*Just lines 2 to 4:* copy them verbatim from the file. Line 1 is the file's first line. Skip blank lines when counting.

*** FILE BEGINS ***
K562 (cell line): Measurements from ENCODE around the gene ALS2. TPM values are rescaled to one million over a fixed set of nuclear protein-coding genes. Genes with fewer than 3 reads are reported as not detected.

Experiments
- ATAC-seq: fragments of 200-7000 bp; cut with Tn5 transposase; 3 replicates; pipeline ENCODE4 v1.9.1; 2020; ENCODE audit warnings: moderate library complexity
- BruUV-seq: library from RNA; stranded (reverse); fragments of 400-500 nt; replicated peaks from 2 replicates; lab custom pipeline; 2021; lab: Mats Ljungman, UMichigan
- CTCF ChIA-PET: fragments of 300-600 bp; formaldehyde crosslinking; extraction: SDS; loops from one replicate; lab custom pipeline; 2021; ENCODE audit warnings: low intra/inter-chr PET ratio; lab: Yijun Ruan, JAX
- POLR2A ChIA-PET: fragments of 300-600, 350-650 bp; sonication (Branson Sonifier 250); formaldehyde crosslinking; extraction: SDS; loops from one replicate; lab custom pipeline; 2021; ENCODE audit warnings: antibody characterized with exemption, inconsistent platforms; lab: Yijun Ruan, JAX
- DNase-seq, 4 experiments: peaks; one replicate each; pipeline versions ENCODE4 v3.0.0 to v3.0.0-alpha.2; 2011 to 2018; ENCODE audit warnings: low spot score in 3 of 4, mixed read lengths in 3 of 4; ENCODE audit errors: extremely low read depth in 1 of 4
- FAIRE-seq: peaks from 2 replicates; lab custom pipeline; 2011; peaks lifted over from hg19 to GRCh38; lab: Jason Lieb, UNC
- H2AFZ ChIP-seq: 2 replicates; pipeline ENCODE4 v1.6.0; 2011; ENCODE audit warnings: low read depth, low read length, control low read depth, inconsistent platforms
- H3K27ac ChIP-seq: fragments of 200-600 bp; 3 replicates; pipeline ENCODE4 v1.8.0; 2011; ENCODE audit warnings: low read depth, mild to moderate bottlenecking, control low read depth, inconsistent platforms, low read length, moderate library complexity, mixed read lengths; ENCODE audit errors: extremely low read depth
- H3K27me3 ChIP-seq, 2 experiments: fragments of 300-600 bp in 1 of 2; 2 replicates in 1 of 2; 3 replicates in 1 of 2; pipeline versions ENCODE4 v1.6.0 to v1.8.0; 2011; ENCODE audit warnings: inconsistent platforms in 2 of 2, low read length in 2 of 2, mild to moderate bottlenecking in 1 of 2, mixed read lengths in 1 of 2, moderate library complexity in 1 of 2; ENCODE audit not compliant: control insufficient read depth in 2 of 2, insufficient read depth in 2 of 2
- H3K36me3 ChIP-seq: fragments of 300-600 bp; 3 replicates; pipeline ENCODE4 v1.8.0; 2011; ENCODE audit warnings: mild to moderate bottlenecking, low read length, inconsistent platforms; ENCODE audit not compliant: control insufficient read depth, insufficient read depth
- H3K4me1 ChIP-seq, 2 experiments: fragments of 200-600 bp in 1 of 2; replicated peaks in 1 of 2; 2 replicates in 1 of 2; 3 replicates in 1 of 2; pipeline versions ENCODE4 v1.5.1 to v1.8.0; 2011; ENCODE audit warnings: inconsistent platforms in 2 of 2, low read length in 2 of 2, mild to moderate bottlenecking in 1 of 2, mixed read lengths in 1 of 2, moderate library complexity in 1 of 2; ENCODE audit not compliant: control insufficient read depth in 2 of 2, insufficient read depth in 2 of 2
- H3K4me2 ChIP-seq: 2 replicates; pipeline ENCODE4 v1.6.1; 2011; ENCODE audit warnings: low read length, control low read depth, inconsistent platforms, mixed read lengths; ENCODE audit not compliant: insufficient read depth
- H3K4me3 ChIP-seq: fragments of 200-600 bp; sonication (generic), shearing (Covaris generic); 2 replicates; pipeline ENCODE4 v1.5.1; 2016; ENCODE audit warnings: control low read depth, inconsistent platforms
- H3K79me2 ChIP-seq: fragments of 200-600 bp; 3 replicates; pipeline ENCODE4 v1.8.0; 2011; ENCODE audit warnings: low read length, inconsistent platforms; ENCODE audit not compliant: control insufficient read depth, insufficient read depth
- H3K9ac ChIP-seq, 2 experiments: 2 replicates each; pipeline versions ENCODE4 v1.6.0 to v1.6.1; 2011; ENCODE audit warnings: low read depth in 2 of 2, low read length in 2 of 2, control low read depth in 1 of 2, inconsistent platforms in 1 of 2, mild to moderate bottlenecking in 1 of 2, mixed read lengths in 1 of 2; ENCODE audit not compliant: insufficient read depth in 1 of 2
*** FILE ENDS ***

Experiments
- ATAC-seq: fragments of 200-7000 bp; cut with Tn5 transposase; 3 replicates; pipeline ENCODE4 v1.9.1; 2020; ENCODE audit warnings: moderate library complexity
- BruUV-seq: library from RNA; stranded (reverse); fragments of 400-500 nt; replicated peaks from 2 replicates; lab custom pipeline; 2021; lab: Mats Ljungman, UMichigan